No one expected it. Not in the beginning. Not from Dennis. It was Brian's show. He was the genius. Of course, you'd expect it from him...and you got it. And the others had possibilities. Mike was Brian's collaborator...not an instrumental musician, but he showed a knack as a lyricist, so maybe. Al had started writing early, so maybe he would be the one. Actually, the third Wilson probably showed the most promise. He was the youngest, but he was also the best musician of the group. But not Dennis. Why, they almost didn't let him in the group. The only surfer of the bunch, he was usually at the beach. Not a lot of time for practicing with a band. And that sweet blend of voices rarely included Dennis's...it just didn't always fit in. He was the drummer...by default.
In 1968, after Brian had moved away from the piano and the studio, the others had to step up. It began slowly...quietly. "Friends" featured two songs with quiet, unassuming titles."Little Bird". "Be Still". Quiet, contemplative, quirky...but the message was clear. Something was happening. Dennis was writing music, and it was good. And it was different...it was always different. As time went on, his contribution increased. An early attempt at a solo album was inturrupted by a film project. Some of that music was released, some wasn't. A solo single saw some airplay, and other songs appeared on the Beach Boys Album "Carl and The Passions, So Tough".
A Beach Boy Goes Solo
The Sixties was Brian Wilson's decade. That much is sure. But The Seventies was Dennis's. And as the decade proceeded, Dennis became more focused on making his big statement. Dennis was always an individualist. He always stood out from the rest of the group, and as 1977 approached, he was about to stand out again, but in a way that was completely unexpected by his brothers and bandmates.
It had been obvious that Dennis had been working hard, but no one anticipated the nature of the product. When "Pacific Ocean Blue" was released, it shook up the band. The Boys had been producing what many felt had been their worst records to date, but this new solo effort, while not acheiving record sales, garnered much praise from the critics and others in the industry. It put the band on notice. Jealousies became apparent in the group. In the next few years, two solo lps by other band members would appear, but neither would acheive the acclaim or even the sales of Dennis's offering.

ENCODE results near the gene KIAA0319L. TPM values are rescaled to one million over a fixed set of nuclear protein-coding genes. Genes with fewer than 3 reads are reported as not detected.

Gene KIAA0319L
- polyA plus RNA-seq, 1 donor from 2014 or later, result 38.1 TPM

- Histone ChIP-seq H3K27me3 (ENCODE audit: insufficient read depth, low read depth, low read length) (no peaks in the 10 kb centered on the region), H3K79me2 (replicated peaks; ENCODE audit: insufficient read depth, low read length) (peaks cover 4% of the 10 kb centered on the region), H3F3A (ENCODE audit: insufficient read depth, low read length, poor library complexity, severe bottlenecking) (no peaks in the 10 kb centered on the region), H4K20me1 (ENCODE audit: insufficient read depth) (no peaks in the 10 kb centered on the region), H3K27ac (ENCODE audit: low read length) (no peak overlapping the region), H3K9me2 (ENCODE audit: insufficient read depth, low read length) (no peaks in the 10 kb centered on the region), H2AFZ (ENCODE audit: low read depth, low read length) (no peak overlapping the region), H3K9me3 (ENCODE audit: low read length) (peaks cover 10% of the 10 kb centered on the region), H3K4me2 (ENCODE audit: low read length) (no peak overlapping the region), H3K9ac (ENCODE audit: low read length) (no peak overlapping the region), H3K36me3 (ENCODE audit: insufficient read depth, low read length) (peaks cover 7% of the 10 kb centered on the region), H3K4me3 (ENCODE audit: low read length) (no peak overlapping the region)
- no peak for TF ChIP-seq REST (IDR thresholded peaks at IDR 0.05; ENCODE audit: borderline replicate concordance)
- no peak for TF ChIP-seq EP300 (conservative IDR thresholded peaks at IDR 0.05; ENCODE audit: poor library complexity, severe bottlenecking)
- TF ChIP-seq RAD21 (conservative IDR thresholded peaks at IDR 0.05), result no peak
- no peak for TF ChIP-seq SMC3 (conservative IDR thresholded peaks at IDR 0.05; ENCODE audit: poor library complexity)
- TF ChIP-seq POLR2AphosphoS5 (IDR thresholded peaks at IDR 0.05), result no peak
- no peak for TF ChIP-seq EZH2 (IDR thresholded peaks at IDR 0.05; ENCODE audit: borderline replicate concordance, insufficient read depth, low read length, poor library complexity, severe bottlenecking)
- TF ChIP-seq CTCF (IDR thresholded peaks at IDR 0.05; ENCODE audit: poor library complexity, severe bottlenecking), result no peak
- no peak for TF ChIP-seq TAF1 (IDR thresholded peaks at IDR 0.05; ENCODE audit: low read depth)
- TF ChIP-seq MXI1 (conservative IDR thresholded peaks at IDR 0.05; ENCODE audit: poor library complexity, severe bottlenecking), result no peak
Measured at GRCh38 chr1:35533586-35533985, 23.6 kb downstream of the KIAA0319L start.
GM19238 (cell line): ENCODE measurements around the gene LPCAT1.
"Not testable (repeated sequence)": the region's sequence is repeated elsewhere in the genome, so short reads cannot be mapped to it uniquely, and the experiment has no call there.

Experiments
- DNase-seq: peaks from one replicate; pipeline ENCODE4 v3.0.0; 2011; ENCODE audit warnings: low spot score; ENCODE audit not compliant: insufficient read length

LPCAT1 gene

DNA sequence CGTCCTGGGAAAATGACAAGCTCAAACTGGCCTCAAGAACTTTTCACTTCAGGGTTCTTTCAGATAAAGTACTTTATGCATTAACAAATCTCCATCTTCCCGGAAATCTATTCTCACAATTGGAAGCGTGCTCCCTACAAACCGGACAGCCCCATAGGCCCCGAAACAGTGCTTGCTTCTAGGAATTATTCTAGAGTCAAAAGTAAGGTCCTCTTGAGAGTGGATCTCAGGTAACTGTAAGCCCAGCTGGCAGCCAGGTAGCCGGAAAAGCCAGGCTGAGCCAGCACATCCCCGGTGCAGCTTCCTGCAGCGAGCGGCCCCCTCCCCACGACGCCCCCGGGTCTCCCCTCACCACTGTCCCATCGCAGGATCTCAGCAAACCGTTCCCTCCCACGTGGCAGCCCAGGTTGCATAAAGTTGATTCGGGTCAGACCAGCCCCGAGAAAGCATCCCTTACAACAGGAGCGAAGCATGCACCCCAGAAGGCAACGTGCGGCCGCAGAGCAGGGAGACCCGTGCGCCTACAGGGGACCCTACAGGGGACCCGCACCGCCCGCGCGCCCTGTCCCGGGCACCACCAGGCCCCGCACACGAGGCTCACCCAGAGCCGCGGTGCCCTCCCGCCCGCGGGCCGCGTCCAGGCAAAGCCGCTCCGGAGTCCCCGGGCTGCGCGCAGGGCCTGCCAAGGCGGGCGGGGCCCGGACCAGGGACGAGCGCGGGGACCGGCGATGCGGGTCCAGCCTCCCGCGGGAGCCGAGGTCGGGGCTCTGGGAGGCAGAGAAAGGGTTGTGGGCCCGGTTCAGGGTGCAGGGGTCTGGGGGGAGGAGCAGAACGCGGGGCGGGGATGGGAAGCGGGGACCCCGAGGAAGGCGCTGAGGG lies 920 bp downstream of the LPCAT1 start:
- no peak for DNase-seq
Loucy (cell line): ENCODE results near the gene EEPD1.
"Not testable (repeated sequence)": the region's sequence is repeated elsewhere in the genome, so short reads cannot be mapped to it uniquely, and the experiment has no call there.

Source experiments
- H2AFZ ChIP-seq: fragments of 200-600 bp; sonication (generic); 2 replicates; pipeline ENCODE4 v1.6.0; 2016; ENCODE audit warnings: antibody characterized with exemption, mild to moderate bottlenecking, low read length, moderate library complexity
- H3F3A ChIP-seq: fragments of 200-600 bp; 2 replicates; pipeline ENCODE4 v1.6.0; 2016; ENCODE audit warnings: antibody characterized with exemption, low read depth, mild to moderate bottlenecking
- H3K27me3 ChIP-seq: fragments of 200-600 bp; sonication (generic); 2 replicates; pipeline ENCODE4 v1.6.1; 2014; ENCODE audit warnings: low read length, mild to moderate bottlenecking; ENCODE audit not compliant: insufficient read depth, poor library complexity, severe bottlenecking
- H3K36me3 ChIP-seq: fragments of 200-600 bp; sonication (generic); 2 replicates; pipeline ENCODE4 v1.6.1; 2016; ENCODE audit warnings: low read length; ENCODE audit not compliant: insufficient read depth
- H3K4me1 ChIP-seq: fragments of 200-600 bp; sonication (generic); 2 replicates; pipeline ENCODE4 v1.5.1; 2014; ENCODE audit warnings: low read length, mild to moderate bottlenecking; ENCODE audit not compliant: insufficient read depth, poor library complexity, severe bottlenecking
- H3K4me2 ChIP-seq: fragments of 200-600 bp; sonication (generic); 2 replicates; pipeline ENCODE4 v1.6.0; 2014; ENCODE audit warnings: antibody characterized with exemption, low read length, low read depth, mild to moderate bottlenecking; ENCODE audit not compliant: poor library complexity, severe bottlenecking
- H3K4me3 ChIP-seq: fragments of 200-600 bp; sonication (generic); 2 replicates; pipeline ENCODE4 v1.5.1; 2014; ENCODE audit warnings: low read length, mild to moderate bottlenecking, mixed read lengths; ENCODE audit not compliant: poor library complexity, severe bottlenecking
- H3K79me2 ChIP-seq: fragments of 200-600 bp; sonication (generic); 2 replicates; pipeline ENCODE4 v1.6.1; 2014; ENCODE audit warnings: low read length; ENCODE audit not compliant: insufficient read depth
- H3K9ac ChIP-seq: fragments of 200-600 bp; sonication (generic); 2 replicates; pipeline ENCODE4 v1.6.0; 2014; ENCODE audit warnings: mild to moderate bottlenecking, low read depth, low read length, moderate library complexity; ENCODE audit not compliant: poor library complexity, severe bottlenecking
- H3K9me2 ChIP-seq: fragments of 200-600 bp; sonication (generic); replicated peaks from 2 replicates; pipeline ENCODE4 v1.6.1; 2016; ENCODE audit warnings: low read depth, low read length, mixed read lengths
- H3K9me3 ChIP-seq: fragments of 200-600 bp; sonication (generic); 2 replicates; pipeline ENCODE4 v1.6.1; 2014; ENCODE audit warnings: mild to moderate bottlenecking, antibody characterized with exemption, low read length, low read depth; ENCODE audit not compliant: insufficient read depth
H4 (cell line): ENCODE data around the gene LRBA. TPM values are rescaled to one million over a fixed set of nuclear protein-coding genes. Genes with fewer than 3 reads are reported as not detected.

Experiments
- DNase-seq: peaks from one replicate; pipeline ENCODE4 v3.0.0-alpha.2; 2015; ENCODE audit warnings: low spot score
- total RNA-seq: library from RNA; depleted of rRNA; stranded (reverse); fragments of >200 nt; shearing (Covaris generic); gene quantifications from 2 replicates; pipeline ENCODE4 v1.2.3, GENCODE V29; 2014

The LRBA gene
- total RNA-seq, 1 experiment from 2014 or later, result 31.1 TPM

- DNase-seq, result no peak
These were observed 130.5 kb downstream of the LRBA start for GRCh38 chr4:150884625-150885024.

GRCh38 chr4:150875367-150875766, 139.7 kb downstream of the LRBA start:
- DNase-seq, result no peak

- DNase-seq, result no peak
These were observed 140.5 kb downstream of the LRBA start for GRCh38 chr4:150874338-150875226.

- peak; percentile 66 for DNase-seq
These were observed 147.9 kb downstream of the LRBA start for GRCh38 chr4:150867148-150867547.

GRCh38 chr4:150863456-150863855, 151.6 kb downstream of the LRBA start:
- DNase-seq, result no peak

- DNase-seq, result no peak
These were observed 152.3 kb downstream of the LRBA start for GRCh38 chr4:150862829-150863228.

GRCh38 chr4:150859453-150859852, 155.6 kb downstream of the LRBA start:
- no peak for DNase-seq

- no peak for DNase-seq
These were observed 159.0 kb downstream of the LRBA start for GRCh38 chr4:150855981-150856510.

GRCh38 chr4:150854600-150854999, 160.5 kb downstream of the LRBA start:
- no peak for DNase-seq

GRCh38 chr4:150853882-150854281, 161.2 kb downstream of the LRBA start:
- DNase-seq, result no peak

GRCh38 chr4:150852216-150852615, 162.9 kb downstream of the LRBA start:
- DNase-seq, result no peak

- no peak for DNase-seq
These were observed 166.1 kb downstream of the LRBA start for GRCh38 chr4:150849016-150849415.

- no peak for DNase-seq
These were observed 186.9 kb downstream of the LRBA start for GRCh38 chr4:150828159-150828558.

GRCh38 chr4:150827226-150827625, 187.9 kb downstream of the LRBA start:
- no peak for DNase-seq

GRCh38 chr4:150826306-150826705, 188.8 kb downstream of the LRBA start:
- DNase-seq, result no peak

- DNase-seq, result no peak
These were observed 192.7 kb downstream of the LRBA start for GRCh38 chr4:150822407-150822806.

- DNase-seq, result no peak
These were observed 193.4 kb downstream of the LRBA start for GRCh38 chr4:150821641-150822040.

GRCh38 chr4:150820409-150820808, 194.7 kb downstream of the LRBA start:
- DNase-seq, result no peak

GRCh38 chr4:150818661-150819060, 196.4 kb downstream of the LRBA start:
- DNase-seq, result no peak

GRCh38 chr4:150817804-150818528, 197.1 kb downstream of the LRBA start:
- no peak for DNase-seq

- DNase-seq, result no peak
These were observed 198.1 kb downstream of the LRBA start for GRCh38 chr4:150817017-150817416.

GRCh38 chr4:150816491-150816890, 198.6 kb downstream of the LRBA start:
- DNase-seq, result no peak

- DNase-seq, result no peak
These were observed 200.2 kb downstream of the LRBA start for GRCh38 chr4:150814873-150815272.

End of the Show
Before "Pacific Ocean Blue" was out on the shelves, Dennis had already started work on his follow-up album, tentativly titled "Bambu", which he stated at the time would blow the first one away. As the decade turned, work on this music slowed, but some of the songs intended for this project were again released on Beach Boy Albums, most notably the Dennis Wilson contributions on "LA Light Album". Dennis was losing the momentum that had peaked in 1977 and '78. Trouble in the band, personal problems, substance abuse, and the loss of a studio all contributed to a slowdown in creative production. Then in 1983, it all came to an end. Dennis died in a drowning accident, and with him, many believed, one of the greatest possibilities of artistic renewal in the group may have dissapeared.
By special dispensation of the United States Government, Dennis Wilson was buried at sea, and a chapter in the history of the Beach Boys was closed. But Dennis left a strong, accomplished body of work behind -- music filled with emotion, honesty, and integrity. Not bad for the surfer and troublemaker whose mother had to advocate for his inclusion into America's Band.